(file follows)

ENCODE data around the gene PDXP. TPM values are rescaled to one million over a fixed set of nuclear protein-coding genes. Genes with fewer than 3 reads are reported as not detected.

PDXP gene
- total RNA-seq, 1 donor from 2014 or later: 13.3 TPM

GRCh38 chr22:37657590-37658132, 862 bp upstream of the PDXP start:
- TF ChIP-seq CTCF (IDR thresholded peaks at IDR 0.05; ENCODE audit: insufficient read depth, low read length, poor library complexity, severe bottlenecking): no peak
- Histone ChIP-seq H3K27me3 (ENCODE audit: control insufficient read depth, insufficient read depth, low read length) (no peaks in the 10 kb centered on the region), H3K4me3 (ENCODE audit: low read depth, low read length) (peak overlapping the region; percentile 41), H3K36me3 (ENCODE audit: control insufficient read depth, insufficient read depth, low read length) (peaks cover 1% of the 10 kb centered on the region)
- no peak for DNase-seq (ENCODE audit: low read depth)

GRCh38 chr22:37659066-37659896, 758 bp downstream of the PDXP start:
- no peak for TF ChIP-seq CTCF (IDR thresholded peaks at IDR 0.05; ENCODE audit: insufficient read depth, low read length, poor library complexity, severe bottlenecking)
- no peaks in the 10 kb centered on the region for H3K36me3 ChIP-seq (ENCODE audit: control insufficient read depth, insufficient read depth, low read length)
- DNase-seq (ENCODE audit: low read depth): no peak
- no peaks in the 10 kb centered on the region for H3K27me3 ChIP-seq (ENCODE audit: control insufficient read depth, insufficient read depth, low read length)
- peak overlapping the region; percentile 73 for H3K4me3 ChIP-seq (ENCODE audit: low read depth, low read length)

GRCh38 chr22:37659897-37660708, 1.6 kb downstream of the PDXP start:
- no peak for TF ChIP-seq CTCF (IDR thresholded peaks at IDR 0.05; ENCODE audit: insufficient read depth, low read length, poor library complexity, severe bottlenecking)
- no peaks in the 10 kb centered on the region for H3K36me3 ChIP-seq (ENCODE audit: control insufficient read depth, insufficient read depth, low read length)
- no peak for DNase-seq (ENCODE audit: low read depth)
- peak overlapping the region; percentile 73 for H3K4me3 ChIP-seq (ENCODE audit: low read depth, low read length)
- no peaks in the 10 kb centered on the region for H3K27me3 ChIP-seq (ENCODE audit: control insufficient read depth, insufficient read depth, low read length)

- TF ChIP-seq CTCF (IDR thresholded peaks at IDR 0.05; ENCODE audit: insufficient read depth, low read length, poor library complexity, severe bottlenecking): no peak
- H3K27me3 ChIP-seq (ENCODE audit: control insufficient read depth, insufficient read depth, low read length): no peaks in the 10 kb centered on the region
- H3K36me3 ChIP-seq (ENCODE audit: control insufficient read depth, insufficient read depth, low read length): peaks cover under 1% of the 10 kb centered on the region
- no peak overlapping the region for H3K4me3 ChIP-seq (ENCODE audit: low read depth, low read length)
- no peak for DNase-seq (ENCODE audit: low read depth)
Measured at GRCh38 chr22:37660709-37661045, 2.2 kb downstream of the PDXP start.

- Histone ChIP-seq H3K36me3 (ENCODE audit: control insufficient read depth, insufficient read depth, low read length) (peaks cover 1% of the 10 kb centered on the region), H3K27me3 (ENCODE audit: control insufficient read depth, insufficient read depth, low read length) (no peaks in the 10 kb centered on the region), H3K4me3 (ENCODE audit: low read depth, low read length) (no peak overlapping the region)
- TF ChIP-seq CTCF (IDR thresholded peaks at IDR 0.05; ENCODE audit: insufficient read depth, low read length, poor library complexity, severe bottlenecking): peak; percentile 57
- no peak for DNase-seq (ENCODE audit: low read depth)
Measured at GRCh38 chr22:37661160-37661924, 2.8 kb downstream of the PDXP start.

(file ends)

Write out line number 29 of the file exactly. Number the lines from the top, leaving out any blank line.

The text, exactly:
Measured at GRCh38 chr22:37661160-37661924, 2.8 kb downstream of the PDXP start.